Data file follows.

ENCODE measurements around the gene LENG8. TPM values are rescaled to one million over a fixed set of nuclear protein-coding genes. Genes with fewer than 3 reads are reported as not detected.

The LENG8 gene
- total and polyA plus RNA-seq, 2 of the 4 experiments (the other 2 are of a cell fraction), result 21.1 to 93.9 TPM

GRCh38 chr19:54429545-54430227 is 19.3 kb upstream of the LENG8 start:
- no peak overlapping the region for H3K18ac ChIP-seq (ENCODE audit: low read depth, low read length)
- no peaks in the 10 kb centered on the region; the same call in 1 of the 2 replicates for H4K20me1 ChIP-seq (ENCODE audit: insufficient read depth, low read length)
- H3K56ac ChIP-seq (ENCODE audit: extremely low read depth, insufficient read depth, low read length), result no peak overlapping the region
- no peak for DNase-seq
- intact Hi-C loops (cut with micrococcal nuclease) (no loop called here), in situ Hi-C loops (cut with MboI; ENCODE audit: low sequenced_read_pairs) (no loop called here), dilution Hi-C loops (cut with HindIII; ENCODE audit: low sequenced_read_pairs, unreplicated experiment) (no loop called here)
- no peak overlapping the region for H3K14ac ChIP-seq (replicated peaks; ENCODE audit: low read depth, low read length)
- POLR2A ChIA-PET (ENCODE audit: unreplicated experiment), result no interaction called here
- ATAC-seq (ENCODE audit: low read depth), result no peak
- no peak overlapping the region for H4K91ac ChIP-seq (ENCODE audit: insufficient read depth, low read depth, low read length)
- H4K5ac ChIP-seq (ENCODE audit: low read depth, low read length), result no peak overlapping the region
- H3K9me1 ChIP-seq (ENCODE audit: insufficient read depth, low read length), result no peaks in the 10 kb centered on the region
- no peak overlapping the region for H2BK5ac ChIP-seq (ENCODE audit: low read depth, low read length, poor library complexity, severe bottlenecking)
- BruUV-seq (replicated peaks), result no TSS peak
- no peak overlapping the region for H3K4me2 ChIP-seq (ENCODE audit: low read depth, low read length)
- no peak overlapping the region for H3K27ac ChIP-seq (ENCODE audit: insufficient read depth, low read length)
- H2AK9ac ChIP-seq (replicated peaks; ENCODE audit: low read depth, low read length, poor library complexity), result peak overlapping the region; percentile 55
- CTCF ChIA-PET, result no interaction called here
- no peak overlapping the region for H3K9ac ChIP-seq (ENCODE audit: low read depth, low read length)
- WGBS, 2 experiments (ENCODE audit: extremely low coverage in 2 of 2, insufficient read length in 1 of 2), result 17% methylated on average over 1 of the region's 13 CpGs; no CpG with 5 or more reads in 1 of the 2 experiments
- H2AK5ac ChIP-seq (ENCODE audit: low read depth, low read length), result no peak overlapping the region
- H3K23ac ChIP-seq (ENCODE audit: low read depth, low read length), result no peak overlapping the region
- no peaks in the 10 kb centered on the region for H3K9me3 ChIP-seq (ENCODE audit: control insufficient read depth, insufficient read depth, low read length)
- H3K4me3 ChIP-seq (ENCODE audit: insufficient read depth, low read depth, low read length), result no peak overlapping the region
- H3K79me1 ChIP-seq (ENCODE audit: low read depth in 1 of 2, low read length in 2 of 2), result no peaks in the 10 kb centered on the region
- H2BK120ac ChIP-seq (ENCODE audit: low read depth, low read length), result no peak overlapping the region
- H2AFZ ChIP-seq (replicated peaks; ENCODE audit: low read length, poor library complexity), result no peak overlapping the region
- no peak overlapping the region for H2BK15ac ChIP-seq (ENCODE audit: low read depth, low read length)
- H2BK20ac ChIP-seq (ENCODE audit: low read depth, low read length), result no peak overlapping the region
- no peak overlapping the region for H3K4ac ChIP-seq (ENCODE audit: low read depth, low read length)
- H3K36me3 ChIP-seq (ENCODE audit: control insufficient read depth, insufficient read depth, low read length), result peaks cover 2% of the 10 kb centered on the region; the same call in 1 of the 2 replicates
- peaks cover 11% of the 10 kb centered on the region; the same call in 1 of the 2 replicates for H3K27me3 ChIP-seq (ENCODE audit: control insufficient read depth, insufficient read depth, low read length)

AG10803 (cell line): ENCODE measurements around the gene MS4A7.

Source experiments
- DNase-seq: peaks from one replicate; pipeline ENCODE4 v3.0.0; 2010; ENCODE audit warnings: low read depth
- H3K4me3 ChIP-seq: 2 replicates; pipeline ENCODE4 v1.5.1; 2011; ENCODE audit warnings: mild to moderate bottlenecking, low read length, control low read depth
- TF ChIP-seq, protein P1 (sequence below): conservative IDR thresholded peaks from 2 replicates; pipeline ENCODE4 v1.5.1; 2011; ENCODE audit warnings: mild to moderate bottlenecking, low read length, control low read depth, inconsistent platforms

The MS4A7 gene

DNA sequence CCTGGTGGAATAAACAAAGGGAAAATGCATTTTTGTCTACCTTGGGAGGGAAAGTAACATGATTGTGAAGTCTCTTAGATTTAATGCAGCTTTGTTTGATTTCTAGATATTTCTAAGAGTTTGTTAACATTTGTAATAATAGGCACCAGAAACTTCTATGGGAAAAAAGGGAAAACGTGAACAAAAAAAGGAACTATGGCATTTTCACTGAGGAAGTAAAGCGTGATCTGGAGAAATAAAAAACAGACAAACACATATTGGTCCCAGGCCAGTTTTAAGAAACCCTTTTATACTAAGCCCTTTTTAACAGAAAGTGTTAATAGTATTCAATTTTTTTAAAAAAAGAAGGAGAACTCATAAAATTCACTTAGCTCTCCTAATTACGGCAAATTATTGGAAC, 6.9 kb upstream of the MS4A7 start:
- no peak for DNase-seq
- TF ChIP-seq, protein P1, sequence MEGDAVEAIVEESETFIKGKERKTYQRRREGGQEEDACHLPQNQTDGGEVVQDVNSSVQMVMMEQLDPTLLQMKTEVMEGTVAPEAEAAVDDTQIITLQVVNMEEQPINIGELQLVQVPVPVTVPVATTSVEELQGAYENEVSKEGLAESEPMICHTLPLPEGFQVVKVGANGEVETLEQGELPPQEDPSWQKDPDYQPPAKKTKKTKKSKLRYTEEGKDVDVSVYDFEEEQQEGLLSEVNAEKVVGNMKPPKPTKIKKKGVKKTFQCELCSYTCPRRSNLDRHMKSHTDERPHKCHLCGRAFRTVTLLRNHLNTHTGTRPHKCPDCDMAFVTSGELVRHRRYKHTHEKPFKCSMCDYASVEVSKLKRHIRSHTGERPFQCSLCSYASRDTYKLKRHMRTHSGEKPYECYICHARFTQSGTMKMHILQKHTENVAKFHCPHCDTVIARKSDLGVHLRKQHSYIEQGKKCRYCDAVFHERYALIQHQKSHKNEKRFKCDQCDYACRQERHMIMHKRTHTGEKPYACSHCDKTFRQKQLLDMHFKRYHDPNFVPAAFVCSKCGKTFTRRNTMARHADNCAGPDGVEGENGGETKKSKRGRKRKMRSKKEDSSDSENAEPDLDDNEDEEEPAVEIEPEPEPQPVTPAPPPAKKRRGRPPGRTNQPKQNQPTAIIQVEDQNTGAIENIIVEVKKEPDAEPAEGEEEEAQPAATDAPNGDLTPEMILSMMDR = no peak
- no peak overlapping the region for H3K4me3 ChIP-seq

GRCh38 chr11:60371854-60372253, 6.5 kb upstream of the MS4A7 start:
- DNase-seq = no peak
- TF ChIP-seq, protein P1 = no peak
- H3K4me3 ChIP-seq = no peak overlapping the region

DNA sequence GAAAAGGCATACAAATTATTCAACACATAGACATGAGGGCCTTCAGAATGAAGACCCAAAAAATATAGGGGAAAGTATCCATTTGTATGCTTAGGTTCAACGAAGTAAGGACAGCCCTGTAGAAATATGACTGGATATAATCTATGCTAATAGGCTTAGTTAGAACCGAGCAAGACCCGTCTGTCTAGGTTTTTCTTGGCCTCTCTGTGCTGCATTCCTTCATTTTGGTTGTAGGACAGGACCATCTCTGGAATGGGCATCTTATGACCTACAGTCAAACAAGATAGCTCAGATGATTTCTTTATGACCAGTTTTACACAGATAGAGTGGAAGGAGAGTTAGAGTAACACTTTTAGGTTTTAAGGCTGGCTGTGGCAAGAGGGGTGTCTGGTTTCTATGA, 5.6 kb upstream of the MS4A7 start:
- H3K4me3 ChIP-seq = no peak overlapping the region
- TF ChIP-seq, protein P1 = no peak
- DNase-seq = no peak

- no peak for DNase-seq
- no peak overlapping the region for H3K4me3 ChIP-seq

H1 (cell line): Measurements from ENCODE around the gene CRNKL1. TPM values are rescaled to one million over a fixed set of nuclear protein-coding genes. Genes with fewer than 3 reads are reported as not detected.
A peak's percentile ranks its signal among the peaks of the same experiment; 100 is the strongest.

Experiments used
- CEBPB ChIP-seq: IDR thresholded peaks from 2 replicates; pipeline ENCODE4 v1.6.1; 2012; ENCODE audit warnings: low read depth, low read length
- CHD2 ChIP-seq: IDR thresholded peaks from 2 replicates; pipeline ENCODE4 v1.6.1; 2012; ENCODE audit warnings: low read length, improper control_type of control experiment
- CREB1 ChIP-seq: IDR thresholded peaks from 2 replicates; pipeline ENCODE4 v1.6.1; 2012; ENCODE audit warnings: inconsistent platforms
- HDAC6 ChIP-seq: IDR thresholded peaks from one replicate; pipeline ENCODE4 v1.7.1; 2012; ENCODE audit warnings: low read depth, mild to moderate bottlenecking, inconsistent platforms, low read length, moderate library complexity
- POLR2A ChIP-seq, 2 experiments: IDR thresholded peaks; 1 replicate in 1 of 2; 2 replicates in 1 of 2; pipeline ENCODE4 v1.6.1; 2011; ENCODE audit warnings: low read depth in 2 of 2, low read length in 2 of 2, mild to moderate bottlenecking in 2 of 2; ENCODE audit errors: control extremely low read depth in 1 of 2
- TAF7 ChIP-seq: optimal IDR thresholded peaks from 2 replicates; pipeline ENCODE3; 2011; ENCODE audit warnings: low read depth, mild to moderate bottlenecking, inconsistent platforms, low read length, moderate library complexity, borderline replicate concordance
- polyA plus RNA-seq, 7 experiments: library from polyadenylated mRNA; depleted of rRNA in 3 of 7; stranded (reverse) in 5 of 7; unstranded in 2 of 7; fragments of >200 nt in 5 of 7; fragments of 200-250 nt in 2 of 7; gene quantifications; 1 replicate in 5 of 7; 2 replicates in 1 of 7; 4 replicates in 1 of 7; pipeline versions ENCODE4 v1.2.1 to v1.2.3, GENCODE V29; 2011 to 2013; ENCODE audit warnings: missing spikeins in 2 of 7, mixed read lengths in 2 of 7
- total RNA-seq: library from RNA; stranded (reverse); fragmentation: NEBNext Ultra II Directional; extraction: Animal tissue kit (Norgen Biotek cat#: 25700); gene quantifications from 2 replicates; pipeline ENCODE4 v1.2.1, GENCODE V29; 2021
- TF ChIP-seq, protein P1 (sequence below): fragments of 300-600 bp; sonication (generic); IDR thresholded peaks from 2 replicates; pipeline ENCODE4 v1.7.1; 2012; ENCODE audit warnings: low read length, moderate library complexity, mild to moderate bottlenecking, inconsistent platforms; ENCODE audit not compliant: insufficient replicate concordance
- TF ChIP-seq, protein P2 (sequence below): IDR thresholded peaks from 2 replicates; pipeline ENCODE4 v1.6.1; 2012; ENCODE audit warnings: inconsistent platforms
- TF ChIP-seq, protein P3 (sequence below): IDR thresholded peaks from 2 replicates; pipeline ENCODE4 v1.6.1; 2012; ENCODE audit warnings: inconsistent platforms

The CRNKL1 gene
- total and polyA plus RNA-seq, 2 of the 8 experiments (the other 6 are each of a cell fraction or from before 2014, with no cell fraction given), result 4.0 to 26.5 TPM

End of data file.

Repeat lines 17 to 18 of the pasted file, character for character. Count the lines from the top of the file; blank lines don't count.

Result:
- BruUV-seq (replicated peaks), result no TSS peak
- no peak overlapping the region for H3K4me2 ChIP-seq (ENCODE audit: low read depth, low read length)